Will the National Disability Insurance Scheme improve the lives of those most in need? Effective service delivery for people with acquired brain injury and other disabilities in remote Aboriginal and Torres Strait Islander communities

Stephens, Anne, Cullen, Jennifer, Massey, Libby, and Bohanna, India (2014) Will the National Disability Insurance Scheme improve the lives of those most in need? Effective service delivery for people with acquired brain injury and other disabilities in remote Aboriginal and Torres Strait Islander communities. Australian Journal of Public Administration, 73 (2). pp. 260-270.

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Abstract

The aims of National Disability Insurance Scheme (NDIS) are to provide long-term, person-centred care and support to all Australians with a significant and ongoing disability, including individuals with an acquired brain injury (ABI). The scheme has significant potential to provide equitable opportunity of access to health and disability services. Historically, however, service provision in remote and outer regional areas of Australia lags behind more densely populated centres. Aboriginal and Torres Strait Islanders living with disability are already significantly marginalised. Further to this, people with an ABI are very often misunderstood and overlooked by disability services, health professionals and governments, and frequently fall victim to the criminal justice system. This paper provides an overview of the state of ABI disability for Aboriginal and Torres Strait Islanders in remote and outer regional settings, and the present sets of barriers they face to obtaining quality care and effective interventions. A significant opportunity has emerged with the advent of the NDIS but equitable benefit can only be achieved if additional and specialised measures are devised and implemented to appropriately screen for, and assess, incidence of ABI; disability services are appropriately resourced to overcome the pre-existing disadvantage, and education, training and recruitment of Aboriginal and Torres Strait Islanders with the NDIS is undertaken to lead attitudinal changes in community to disability and health services. This paper concludes with recommendations for the NDIS to meet its laudable objectives.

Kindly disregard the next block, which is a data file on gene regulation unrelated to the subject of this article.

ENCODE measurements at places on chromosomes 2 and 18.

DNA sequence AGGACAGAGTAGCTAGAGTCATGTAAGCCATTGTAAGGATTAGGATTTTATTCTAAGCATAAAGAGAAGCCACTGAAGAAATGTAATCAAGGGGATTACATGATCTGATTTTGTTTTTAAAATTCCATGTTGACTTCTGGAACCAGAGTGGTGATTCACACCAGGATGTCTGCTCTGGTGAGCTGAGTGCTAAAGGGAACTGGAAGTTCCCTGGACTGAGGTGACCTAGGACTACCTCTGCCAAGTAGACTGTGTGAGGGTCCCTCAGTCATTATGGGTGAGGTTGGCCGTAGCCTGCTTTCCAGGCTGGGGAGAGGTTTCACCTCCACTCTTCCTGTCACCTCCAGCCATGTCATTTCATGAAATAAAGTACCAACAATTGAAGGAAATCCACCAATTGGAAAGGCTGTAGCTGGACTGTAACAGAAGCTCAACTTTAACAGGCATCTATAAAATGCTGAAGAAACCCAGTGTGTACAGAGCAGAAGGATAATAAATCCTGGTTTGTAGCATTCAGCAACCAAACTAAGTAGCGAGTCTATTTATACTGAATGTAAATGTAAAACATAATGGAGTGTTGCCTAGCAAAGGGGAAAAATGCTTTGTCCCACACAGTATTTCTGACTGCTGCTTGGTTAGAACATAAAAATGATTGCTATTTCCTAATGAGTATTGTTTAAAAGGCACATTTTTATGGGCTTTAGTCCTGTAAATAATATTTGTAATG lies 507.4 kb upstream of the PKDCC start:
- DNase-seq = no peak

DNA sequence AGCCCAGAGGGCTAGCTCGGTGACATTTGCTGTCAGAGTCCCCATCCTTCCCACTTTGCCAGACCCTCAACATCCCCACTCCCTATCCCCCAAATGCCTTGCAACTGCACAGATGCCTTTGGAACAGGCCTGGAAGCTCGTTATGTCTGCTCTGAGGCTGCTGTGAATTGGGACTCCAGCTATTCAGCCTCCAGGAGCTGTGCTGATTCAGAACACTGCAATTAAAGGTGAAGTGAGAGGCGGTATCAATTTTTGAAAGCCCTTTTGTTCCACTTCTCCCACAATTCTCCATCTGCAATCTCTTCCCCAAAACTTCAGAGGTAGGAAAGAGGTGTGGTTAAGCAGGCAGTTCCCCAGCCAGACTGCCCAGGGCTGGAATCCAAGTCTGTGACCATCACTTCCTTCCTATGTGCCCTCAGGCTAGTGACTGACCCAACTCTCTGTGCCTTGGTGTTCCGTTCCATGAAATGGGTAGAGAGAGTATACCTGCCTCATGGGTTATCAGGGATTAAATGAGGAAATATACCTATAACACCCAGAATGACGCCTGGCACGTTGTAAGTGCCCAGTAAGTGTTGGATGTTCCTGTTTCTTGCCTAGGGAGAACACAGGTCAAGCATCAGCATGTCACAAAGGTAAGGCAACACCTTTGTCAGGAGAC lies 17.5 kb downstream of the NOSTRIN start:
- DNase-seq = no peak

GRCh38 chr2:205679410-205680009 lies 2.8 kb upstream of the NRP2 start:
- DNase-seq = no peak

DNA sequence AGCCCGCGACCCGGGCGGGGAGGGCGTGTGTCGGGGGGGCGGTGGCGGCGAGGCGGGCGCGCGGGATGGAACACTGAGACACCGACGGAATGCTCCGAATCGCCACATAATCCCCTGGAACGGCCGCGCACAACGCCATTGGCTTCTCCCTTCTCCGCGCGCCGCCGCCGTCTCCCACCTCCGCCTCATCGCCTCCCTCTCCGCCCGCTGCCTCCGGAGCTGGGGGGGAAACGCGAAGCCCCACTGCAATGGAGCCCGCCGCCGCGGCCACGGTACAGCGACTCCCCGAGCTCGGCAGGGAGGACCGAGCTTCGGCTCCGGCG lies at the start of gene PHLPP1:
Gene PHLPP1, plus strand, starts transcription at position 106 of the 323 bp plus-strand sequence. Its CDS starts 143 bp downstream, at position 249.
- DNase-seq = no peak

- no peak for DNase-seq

Item ID: 33829
Item Type: Article (Research - C1)
ISSN: 1467-8500
Keywords: Aboriginal and Torres Strait Islander; acquired brain injury; disability; DisabilityCare Australia; health service provision
Funders: Department of Families, Housing, Community Services and Indigenous Affairs [FaHCSIA], Australian National Health and Medical Research Council (NHMRC)
Date Deposited: 25 Jun 2014 04:34
FoR Codes: 11 MEDICAL AND HEALTH SCIENCES > 1117 Public Health and Health Services > 111701 Aboriginal and Torres Strait Islander Health @ 40%
11 MEDICAL AND HEALTH SCIENCES > 1117 Public Health and Health Services > 111703 Care for Disabled @ 30%
11 MEDICAL AND HEALTH SCIENCES > 1117 Public Health and Health Services > 111714 Mental Health @ 30%
SEO Codes: 92 HEALTH > 9203 Indigenous Health > 920302 Aboriginal and Torres Strait Islander Health - Health Status and Outcomes @ 50%
92 HEALTH > 9204 Public Health (excl. Specific Population Health) > 920403 Disability and Functional Capacity @ 50%
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